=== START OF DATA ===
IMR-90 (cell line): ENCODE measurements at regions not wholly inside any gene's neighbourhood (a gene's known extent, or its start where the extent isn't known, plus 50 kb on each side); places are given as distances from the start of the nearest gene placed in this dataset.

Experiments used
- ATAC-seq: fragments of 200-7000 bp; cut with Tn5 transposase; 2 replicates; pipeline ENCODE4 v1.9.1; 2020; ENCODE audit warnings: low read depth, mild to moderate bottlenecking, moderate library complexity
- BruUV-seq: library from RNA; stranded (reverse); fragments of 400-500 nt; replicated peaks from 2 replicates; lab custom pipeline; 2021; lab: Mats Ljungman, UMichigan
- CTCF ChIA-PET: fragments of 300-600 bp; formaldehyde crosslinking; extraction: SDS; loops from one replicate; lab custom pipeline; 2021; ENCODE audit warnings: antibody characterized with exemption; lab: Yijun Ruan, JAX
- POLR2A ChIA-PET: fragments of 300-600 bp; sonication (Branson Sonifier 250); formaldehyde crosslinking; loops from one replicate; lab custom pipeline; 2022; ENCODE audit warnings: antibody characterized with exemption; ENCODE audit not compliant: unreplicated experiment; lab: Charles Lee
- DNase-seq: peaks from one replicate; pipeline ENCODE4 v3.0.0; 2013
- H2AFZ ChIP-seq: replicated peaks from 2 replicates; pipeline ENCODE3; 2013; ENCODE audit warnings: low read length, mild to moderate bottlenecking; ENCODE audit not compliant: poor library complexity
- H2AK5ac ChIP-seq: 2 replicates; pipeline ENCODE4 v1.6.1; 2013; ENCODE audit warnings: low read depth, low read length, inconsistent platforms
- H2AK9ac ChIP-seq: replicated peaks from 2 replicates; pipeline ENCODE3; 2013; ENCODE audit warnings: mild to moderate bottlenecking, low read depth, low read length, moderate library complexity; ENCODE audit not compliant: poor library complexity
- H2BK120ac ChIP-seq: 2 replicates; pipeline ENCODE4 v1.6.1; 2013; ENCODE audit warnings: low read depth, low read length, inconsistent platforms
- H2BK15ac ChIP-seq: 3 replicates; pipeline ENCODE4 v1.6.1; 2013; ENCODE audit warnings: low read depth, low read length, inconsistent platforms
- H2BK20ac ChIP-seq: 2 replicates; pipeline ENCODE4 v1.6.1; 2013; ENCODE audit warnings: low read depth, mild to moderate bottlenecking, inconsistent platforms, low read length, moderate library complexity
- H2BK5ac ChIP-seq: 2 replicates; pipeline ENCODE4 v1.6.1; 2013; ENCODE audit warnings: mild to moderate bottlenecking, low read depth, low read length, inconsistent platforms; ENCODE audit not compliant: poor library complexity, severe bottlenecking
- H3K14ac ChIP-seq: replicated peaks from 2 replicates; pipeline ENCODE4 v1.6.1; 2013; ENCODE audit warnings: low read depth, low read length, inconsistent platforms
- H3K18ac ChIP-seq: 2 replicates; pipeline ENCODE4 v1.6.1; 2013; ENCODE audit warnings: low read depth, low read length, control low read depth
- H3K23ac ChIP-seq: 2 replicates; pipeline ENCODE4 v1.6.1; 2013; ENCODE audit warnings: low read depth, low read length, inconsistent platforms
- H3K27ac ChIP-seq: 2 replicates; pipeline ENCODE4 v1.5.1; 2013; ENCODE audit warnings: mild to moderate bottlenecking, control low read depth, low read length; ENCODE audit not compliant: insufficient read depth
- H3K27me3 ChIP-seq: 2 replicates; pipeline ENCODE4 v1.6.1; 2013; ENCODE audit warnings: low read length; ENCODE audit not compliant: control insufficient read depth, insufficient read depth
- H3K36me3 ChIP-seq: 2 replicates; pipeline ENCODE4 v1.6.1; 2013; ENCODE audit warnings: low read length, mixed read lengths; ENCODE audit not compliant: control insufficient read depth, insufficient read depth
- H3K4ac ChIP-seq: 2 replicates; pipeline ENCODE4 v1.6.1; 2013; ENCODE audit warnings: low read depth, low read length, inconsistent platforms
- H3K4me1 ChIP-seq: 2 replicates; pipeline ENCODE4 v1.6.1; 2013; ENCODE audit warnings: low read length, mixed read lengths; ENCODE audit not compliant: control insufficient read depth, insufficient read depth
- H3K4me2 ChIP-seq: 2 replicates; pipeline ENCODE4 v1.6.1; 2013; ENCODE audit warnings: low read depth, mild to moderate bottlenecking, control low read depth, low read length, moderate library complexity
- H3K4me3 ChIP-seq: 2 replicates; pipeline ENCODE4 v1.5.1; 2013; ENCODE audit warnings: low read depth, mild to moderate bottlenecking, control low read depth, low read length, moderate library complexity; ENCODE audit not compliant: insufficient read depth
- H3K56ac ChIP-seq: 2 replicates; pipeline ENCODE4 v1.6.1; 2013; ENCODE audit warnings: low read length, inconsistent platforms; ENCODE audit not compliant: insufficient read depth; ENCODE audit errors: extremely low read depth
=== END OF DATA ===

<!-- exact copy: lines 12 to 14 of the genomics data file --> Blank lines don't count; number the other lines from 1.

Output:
- H2BK15ac ChIP-seq: 3 replicates; pipeline ENCODE4 v1.6.1; 2013; ENCODE audit warnings: low read depth, low read length, inconsistent platforms
- H2BK20ac ChIP-seq: 2 replicates; pipeline ENCODE4 v1.6.1; 2013; ENCODE audit warnings: low read depth, mild to moderate bottlenecking, inconsistent platforms, low read length, moderate library complexity
- H2BK5ac ChIP-seq: 2 replicates; pipeline ENCODE4 v1.6.1; 2013; ENCODE audit warnings: mild to moderate bottlenecking, low read depth, low read length, inconsistent platforms; ENCODE audit not compliant: poor library complexity, severe bottlenecking